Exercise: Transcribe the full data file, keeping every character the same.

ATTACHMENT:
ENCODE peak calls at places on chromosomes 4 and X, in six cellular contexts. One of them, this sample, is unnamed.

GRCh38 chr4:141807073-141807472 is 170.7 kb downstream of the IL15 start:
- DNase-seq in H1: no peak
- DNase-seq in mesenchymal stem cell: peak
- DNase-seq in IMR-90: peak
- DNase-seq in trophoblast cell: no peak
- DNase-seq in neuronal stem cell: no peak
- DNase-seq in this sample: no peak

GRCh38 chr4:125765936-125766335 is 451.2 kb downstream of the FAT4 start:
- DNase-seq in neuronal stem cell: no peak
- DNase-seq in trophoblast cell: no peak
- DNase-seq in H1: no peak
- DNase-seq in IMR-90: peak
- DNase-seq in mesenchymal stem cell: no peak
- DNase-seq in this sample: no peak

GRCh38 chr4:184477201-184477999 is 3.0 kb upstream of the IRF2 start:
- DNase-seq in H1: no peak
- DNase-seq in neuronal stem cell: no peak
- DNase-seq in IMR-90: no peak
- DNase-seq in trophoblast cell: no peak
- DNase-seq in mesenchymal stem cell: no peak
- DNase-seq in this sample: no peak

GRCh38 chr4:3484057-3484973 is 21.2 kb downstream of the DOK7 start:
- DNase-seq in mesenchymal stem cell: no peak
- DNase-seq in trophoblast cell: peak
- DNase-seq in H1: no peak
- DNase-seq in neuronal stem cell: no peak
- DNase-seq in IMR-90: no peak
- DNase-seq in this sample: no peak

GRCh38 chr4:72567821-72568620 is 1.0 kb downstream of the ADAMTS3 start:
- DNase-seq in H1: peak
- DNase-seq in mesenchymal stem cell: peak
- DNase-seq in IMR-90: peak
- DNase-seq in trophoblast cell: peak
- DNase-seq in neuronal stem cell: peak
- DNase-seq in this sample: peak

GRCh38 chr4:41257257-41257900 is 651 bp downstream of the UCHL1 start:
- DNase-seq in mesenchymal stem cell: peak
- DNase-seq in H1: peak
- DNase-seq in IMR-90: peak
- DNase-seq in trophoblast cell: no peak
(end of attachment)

ENCODE peak calls at places on chromosomes 4 and X, in six cellular contexts. One of them, this sample, is unnamed.

GRCh38 chr4:141807073-141807472 is 170.7 kb downstream of the IL15 start:
- DNase-seq in H1: no peak
- DNase-seq in mesenchymal stem cell: peak
- DNase-seq in IMR-90: peak
- DNase-seq in trophoblast cell: no peak
- DNase-seq in neuronal stem cell: no peak
- DNase-seq in this sample: no peak

GRCh38 chr4:125765936-125766335 is 451.2 kb downstream of the FAT4 start:
- DNase-seq in neuronal stem cell: no peak
- DNase-seq in trophoblast cell: no peak
- DNase-seq in H1: no peak
- DNase-seq in IMR-90: peak
- DNase-seq in mesenchymal stem cell: no peak
- DNase-seq in this sample: no peak

GRCh38 chr4:184477201-184477999 is 3.0 kb upstream of the IRF2 start:
- DNase-seq in H1: no peak
- DNase-seq in neuronal stem cell: no peak
- DNase-seq in IMR-90: no peak
- DNase-seq in trophoblast cell: no peak
- DNase-seq in mesenchymal stem cell: no peak
- DNase-seq in this sample: no peak

GRCh38 chr4:3484057-3484973 is 21.2 kb downstream of the DOK7 start:
- DNase-seq in mesenchymal stem cell: no peak
- DNase-seq in trophoblast cell: peak
- DNase-seq in H1: no peak
- DNase-seq in neuronal stem cell: no peak
- DNase-seq in IMR-90: no peak
- DNase-seq in this sample: no peak

GRCh38 chr4:72567821-72568620 is 1.0 kb downstream of the ADAMTS3 start:
- DNase-seq in H1: peak
- DNase-seq in mesenchymal stem cell: peak
- DNase-seq in IMR-90: peak
- DNase-seq in trophoblast cell: peak
- DNase-seq in neuronal stem cell: peak
- DNase-seq in this sample: peak

GRCh38 chr4:41257257-41257900 is 651 bp downstream of the UCHL1 start:
- DNase-seq in mesenchymal stem cell: peak
- DNase-seq in H1: peak
- DNase-seq in IMR-90: peak
- DNase-seq in trophoblast cell: no peak